Moreover, that redemption which He accomplished for His Church was a covenant engagement, a covenant satisfaction, a grand covenant business; the very errand for which our precious Christ came down upon earth. He saw His Church lost--she was not lost to Him but she was lost to all enjoyment of Him. He came to seek and to save that which was lost; and, glory to His name, He knew the entire amount of payment, and suffering, and obedience, and power that was requisite to spoil principalities and powers, in order to rescue and redeem His Church. Oh! how vast the importance of having a right view of Christ's redemption! Believe me, beloved, it is an insult offered to His very name to talk about a universal redemption. It is this floodgate of wickedness being thrown open that has made room for the torrent of Popery to pour in upon us. They are universal redemptionists to a man. It was the will of the Father that our precious Christ should redeem His Church, should "purify unto Himself a peculiar people, zealous of good works," (Titus 2:14) and all whom He redeemed with His own precious blood shall sing to all eternity, "To Him that loved us, and washed us from our sins in His own blood, and hath made us kings and priests unto God and His Father, to Him be glory and dominion for ever and ever. Amen." (Rev. 1:5,6)
III. A word or two, as briefly as I can, about the manner in which He has done the Father's will. "I came down from heaven not to do mine own will, but to do the will of Him that sent me." Three words ought to be sufficient for us here. He has done it infallibly, satisfactorily, and triumphantly.
He has done it infallibly. Talk about the infallibility of Rome--they must be arrant fools that believe it. The infallibility of a poor vagabond, that escaped into exile the other day on a coach-box. Really men must be idiots who believe in it. Talk about building an asylum for idiots--there ought to be one built fifty miles square, to take in one-tenth part of the idiots in England, that can prostrate their common sense and their natural powers so low beneath the brute creation. Bear with this; I feel indignant at the insults offered to my Lord by such rebels against His authority. He has done His work infallibly. They cannot--there is not an infallible being among them, and never was. There is not a council but what has contradicted itself and warred against itself. Nor is there an infallible decree. But our precious Christ has done His work infallibly. He has taken all the guilt away from His Church, paid all the debt, vanquished all the foes, secured all the blessings, ratified all the covenant engagements, and glorified all the attributes and perfections of Deity; so that there is nothing left for the creature to do.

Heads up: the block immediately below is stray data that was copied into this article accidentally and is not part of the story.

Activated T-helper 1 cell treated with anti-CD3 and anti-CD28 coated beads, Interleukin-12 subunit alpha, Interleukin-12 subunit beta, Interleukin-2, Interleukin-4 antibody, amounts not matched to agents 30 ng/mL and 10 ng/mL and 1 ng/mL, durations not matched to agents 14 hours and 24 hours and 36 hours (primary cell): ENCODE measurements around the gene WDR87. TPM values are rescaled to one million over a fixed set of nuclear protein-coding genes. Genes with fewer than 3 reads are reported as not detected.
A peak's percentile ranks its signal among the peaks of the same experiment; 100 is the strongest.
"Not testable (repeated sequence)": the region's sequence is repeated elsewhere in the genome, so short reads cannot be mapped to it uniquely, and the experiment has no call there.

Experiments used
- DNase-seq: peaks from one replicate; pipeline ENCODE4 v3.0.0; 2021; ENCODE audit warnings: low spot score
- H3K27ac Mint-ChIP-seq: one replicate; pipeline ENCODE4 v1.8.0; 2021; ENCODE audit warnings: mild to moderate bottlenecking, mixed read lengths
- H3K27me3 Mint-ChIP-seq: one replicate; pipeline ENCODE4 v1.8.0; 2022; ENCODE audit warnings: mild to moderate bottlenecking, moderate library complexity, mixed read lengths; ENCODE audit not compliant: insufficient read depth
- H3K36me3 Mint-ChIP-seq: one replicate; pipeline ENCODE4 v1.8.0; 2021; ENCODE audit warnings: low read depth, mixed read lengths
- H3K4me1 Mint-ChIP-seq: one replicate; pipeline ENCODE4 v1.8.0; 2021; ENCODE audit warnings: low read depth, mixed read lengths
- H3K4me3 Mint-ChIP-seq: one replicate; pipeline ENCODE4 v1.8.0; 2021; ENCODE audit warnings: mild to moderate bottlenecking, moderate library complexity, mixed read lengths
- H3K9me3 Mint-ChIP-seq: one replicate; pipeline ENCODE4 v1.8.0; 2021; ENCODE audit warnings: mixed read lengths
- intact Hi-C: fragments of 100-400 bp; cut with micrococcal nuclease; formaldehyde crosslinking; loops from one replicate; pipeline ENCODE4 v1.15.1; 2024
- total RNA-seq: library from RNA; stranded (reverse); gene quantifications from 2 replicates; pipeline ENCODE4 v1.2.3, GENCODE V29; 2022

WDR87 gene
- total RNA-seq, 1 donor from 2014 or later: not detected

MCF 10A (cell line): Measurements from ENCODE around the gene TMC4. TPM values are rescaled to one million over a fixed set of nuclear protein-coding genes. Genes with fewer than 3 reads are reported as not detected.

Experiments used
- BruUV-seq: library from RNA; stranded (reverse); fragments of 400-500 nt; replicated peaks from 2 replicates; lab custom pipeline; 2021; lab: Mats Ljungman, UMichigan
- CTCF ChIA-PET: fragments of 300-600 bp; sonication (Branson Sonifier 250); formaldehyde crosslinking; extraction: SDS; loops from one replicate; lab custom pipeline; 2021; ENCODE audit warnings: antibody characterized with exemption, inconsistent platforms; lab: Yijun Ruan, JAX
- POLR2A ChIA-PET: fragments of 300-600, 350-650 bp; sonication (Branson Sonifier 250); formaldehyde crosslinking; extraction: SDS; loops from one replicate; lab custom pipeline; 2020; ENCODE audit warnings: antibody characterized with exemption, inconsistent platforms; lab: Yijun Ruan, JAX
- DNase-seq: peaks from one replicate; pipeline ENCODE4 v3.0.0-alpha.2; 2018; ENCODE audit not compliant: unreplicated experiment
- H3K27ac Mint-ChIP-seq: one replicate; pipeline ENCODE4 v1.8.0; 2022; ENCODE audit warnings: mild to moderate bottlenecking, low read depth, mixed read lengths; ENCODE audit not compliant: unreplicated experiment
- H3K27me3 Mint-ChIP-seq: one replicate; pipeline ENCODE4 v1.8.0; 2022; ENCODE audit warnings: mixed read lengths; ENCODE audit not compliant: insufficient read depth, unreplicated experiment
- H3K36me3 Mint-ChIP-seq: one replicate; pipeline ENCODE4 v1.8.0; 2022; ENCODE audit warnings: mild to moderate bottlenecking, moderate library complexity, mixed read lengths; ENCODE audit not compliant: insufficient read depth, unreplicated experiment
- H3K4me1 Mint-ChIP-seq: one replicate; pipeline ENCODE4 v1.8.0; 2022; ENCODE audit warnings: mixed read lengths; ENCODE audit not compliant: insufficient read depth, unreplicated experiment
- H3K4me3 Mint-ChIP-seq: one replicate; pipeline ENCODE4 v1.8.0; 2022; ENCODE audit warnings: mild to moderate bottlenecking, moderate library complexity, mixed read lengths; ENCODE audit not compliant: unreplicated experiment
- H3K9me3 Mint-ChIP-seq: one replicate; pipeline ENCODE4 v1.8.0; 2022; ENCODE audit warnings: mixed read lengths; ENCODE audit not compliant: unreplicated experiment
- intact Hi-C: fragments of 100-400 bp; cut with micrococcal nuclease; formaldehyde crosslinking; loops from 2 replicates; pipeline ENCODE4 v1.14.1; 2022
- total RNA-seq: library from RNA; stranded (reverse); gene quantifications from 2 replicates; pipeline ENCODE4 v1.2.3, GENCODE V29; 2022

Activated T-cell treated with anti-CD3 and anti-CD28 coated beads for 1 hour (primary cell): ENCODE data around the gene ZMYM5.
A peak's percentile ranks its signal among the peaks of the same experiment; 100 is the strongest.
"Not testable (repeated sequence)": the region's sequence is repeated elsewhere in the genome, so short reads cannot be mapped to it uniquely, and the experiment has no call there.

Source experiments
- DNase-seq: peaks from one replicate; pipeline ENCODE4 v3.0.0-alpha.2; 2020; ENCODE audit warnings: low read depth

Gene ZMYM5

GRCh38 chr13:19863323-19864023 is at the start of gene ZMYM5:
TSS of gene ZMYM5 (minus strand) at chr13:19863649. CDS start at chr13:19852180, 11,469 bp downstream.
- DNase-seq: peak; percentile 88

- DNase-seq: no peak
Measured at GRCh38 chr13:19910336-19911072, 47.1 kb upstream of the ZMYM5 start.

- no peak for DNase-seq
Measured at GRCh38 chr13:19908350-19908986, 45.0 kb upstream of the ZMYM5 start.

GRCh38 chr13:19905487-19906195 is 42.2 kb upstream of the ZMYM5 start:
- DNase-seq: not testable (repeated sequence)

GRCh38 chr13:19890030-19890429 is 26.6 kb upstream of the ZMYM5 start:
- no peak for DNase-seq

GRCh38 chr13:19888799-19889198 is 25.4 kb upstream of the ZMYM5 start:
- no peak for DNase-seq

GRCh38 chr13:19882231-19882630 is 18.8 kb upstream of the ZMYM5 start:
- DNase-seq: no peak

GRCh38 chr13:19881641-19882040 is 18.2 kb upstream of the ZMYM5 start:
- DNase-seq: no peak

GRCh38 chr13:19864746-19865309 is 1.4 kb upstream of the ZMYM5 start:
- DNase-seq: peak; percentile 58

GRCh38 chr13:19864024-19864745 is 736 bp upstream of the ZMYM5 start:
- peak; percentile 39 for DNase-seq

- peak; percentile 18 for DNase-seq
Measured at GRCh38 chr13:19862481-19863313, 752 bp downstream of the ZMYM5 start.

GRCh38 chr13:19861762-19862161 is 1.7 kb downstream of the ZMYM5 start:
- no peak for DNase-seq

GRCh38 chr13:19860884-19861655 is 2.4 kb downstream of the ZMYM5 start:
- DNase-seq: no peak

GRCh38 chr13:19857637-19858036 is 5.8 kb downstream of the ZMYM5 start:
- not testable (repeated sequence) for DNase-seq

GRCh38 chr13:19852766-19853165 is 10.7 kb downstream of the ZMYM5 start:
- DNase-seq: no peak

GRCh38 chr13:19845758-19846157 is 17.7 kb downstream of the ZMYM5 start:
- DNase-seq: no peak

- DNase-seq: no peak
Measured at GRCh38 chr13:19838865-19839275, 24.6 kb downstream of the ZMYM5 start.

Then He has done all satisfactorily to both parties. It would be a difficult thing for a person who took upon himself the office of a mediator to do what is satisfactory to both parties among fellow-mortals. One party may rejoice that he has leaned a little to his side--the other being exceedingly chagrined at being obliged to submit. But our precious Christ did His work so satisfactorily to God, that He said, "This is my beloved Son, in whom I am well pleased, hear ye Him;" He has paid all the debt, and honored all the perfections and attributes of Deity. And He has done His work satisfactorily to His elect family--at least I may speak for one--it is so satisfactory to me, that I would not have anything added to it that people might offer to me, nor would I put a finger to it myself, nor have anything taken from it. It is everything that meets my ruined case, my guilt, my misery, my pollution, my burden, my sorrow, my inbred corruptions, Satanic power and influence, the world's snares, all guarded against by Him--His entire salvation is more than a match for them all; so that I shall triumph over them all through Him that loved me and gave Himself for me. It is so satisfactory to me, that I cannot go to Him with any other plea--I want neither saint nor virgin to intercede for me--I go to God simply pleading the perfect and official character and perfect work of Christ, and reject all other pleas. While I can thus come to God I feel a holy joy in saying to my covenant God and Father, "Since thou art satisfied with what my Redeemer has done, with His obedience and sufferings, I glory that nothing stands in the way of my access to the throne, and holding communion with God." I want no rag of creature-righteousness, and I abhor the thought of having any other Intercessor by Christ, and will reject all other that stand in my way before the throne, and triumph, as we have been singing, that--